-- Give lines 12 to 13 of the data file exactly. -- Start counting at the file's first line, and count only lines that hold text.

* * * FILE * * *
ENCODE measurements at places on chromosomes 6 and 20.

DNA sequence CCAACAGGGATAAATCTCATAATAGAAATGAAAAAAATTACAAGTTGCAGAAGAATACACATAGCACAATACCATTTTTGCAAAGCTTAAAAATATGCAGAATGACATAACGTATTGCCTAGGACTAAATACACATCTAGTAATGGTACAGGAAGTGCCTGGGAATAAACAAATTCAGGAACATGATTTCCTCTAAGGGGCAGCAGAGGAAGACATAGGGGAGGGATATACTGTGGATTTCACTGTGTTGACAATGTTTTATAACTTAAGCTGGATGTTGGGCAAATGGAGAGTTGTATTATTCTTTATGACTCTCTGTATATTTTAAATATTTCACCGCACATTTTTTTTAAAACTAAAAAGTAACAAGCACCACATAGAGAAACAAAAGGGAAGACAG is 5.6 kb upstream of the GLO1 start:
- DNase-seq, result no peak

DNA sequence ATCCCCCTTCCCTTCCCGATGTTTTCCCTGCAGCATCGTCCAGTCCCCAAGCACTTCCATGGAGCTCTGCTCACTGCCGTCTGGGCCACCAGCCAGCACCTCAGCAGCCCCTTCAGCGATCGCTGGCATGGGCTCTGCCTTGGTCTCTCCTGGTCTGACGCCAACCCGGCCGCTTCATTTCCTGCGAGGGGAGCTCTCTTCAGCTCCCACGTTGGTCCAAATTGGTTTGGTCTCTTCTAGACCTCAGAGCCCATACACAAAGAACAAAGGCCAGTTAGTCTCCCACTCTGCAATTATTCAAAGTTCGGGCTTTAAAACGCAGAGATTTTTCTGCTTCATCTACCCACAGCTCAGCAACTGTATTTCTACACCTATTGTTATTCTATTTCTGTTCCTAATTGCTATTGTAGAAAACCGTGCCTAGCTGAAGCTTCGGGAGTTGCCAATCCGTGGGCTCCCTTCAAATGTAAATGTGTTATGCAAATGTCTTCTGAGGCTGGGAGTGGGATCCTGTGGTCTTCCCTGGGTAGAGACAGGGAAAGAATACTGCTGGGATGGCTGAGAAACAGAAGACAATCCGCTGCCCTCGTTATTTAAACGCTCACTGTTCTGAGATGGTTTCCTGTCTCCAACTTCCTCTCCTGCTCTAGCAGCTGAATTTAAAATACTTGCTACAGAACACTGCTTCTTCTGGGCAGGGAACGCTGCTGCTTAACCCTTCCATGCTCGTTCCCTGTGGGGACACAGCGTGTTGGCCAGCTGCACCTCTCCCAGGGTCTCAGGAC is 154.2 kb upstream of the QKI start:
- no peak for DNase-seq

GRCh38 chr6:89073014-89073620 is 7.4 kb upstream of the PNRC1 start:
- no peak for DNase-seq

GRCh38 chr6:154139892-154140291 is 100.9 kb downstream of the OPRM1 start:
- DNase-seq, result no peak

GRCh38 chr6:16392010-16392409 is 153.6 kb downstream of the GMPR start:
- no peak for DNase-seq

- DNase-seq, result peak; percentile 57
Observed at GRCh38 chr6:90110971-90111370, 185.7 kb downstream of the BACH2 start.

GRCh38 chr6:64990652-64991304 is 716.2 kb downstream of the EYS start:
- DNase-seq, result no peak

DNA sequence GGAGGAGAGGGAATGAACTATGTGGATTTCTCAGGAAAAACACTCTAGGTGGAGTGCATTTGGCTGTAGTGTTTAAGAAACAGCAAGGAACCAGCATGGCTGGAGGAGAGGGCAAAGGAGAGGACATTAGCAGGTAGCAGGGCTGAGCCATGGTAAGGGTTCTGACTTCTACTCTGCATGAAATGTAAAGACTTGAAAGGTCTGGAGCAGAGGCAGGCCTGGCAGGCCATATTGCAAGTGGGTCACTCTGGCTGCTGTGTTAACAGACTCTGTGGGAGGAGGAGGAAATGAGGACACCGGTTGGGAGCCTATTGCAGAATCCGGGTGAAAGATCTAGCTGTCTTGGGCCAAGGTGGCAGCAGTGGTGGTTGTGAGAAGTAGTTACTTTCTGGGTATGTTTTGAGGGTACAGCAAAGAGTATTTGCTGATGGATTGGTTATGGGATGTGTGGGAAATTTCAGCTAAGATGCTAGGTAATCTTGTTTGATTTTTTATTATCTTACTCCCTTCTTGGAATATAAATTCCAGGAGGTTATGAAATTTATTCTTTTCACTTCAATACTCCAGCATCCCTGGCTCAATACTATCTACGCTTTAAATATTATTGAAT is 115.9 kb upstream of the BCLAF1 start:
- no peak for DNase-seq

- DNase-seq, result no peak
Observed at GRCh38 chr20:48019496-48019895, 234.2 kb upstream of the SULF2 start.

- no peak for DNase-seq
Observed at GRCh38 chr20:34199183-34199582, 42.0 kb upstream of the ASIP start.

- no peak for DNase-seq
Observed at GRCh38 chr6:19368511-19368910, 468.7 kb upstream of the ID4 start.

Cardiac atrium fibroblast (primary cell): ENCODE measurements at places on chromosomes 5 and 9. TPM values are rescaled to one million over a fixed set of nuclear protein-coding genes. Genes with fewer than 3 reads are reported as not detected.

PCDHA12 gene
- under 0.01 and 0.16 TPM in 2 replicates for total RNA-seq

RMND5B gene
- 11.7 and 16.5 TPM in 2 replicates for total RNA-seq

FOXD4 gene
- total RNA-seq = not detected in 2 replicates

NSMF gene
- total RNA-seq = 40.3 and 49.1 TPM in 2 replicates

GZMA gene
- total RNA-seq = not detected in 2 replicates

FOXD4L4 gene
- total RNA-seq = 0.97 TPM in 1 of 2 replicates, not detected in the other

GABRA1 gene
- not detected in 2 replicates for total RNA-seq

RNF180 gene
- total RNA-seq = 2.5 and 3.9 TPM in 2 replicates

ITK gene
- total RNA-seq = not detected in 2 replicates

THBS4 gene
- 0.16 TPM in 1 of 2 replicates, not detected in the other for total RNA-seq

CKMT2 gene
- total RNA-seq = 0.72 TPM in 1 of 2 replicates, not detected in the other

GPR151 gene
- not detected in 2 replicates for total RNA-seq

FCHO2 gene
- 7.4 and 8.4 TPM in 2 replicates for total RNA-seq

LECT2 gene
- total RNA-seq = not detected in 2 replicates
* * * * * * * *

- DNase-seq, result peak; percentile 57
Observed at GRCh38 chr6:90110971-90111370, 185.7 kb downstream of the BACH2 start.